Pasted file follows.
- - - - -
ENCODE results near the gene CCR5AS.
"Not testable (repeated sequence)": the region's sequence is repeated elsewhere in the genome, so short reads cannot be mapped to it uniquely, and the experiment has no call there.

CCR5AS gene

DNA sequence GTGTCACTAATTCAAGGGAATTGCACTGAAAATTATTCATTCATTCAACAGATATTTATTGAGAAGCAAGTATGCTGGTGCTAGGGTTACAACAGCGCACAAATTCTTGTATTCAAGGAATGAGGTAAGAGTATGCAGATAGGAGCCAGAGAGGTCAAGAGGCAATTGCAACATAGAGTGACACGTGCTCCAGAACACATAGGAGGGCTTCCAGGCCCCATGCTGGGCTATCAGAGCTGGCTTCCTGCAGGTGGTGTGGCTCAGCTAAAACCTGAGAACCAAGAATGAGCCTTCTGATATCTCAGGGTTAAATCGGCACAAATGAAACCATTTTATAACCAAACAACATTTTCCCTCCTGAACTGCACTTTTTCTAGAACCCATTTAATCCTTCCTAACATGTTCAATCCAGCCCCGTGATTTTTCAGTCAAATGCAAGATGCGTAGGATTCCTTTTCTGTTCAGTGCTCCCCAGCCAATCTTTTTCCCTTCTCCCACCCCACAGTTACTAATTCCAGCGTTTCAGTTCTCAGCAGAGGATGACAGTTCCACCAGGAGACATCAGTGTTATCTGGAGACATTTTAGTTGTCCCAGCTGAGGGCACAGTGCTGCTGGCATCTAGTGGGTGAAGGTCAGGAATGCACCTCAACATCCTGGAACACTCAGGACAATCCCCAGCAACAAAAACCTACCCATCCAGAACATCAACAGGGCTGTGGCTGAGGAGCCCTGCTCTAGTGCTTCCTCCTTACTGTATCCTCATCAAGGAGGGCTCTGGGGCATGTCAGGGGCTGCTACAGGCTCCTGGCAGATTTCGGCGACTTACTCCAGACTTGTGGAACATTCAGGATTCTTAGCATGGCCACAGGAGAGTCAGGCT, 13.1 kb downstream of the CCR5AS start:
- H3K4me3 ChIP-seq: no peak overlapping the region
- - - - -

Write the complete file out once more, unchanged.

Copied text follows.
ENCODE results near the gene CCR5AS.
"Not testable (repeated sequence)": the region's sequence is repeated elsewhere in the genome, so short reads cannot be mapped to it uniquely, and the experiment has no call there.

CCR5AS gene

DNA sequence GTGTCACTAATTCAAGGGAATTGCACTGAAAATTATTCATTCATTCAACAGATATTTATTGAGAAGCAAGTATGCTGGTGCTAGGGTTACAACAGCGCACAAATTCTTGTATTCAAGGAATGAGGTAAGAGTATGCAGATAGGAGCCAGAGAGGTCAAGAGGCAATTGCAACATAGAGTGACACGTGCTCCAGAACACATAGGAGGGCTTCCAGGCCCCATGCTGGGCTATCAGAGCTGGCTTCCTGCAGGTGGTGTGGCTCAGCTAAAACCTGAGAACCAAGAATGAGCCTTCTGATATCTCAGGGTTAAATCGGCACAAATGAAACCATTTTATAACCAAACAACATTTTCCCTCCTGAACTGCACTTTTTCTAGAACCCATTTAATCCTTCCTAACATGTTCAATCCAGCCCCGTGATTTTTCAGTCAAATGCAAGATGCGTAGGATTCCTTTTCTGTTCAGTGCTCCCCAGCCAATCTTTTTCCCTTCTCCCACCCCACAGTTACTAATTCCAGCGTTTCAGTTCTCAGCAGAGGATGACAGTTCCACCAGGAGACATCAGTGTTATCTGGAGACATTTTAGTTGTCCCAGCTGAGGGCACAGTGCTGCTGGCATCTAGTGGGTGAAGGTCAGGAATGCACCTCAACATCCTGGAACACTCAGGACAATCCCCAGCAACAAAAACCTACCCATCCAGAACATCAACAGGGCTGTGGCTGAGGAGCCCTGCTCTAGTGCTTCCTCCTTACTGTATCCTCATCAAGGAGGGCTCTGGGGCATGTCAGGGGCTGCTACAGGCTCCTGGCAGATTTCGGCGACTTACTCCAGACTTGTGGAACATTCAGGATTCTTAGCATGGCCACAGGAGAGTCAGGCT, 13.1 kb downstream of the CCR5AS start:
- H3K4me3 ChIP-seq: no peak overlapping the region